By Reuben Beelders
It seems that the loudest voices in the crowd at the moment recommend that South Africans should take all their wealth offshore. Commentators can regularly be heard espousing the ‘fact’ that international equities have out-performed South African equities, and that it ‘makes no sense’ to invest in the local bourse.
It is true that investors have achieved diversification, as well as returns, by investing across the globe. Even though quantitative easing has reduced the degree of diversification between global financial equity markets, as well as the diversification opportunity between asset classes, we believe that this underlying principle still applies.
A question often asked is how much a local investor should have offshore. We have chosen to look at this slightly differently.
We have chosen to focus this question on equities – the asset class of choice over the longer term in preserving wealth for investors.
The general perception currently is that international equities significantly out-perform South African equities.
In unpacking this perception, let’s compare the historical returns of South African equities and the MSCI World Index, both in USD. We used mid-1995 as a starting point when the JSE Indices were reconfigured and the date from which total return data is available on the FTSE/JSE All Share Index (Alsi).
This is not a bad starting point as it’s close to 1994, the year of SA’s first democratic election. Subsequent to this South Africa experienced significant economic and social change.
(Click to enlarge)
Based on the above chart, there appear to be a number of periods where the MSCI World Index outperforms the Alsi and vice versa.
The picture is simplified, however, when we plot the relative performance of these two indices, i.e. the JSE All Share Index divided by the MSCI World Index. When the line goes down the JSE is under-performing the MSCI, and when it goes up it is out-performing the MSCI:
(Click to enlarge)
This chart clearly identifies three periods of performance:
- Under-performance of the Alsi, roughly from inception to the end of 1998 (marked 1).
- Followed by a period of significant outperformance of the Alsi thereafter and up to the end of 2010 (marked 2). (We estimate that investors would have been rewarded at 15.3% per annum for this 12-year period of outperformance).
- Subsequent to 2010, the MSCI World Index again outperforms (marked 3).
We have long contended that South Africa remains a commodity-based economy and, more importantly, that the composition of the shares in the JSE All Share Index are significantly impacted by commodity prices and the stages of the commodity cycle.
With this in mind, we plotted this same chart but included the copper price:
(Click to enlarge)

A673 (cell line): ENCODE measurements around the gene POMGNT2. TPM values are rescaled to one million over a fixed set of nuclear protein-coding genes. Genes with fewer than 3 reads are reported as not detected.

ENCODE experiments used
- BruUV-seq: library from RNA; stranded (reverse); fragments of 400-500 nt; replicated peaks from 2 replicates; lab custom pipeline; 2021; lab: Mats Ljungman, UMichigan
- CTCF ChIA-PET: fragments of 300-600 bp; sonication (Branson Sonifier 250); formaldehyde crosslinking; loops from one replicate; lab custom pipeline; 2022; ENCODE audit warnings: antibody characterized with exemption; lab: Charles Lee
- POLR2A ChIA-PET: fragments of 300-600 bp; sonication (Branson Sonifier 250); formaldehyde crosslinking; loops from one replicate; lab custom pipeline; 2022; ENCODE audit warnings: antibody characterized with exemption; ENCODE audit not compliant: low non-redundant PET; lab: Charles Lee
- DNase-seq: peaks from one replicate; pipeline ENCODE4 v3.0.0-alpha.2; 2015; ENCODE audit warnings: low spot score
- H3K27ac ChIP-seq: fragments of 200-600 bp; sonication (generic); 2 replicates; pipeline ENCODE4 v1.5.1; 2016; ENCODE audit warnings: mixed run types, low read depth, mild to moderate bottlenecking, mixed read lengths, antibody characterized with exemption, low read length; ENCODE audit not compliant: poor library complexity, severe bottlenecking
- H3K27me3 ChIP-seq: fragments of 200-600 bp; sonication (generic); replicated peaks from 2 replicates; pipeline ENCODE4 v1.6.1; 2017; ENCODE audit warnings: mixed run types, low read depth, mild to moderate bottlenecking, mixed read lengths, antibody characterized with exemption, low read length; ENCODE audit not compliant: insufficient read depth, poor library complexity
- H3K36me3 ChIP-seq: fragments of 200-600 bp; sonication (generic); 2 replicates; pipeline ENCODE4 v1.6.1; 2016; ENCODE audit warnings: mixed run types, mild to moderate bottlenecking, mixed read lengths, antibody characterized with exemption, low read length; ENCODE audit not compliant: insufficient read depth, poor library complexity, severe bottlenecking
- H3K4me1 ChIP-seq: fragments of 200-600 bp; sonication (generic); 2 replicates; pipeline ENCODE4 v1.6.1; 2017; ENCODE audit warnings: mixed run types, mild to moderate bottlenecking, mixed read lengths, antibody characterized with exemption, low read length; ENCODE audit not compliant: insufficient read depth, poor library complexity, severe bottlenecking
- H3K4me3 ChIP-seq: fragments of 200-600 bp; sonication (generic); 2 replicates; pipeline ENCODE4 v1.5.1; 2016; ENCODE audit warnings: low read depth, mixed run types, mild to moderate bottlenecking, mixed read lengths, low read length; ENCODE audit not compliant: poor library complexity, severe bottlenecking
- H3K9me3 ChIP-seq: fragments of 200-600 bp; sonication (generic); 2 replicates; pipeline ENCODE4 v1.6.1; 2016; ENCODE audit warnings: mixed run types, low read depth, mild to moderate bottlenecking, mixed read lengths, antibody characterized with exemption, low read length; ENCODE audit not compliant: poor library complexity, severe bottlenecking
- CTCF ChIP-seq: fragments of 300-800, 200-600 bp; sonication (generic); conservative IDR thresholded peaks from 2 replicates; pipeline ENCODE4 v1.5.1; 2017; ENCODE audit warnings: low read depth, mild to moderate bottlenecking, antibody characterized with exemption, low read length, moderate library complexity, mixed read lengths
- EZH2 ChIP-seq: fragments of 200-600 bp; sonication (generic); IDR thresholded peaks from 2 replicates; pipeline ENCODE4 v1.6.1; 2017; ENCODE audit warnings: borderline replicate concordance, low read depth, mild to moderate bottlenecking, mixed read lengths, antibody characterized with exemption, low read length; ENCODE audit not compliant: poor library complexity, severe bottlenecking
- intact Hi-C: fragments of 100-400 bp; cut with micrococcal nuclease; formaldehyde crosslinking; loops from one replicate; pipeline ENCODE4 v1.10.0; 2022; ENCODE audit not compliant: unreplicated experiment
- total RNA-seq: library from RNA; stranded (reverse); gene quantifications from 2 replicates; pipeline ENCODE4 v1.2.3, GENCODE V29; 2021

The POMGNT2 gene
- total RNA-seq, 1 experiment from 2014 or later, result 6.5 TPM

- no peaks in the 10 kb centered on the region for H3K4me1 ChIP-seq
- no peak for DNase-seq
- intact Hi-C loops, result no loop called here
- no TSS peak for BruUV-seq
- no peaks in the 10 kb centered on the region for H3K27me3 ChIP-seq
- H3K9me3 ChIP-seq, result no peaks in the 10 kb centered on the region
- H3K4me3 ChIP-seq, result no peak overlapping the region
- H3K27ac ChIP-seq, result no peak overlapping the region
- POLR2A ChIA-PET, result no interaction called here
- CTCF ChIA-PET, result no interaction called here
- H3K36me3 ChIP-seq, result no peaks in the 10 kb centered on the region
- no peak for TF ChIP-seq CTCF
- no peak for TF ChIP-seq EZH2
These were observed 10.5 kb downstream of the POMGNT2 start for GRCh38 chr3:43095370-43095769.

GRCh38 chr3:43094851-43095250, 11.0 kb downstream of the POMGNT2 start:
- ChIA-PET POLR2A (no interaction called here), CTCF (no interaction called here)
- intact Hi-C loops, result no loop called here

The visual correlation between the copper price (which we use to represent the commodity cycle) and the out-performance and under-performance of the Alsi relative to the MSCI World Index is quite striking.
While the necessary conditions for a commodity cycle boom are not currently in place, it is worth remembering that underlying conditions can change quickly should demand pick-up or if supply becomes constrained.
This suggests that there is a time to be in South African equities and we would strongly argue against the contention that South African investors must be fully invested offshore at any cost.
Investors must remember that the rand is a volatile currency. Acquisition of foreign assets at the ‘incorrect’ exchange rate could result in the benefits of the underlying foreign investment being lost to the South African investor. We would also caution that currency risk generally not be underestimated and that diversification applies equally to currencies as to most other financial assets.
With the greater proportion of earnings of the Alsi now generated in foreign currency South African investors also have a natural hedge to a weakening currency.
Generating long-term, inflation-beating returns requires that investors move between asset classes. Returns ultimately are a function of the price paid at the time of investing and we believe South African equities will offer value at some point in the future. Until that point we would encourage investors to focus on cash and fixed income investments.
South African investors no doubt recall the rush offshore by our corporates in the mid-2010’s by the likes of Famous Brands, Woolworths, Brait, Truworths and others which are now resulting in write-downs of these “investments”. Had these corporates retained their cash and invested locally, or returned cash to shareholders, this severe destruction of value could have been avoided.
We do hope that individual investors do not make the same mistake.
Reuben Beelders is a portfolio manager at Gryphon Asset Management.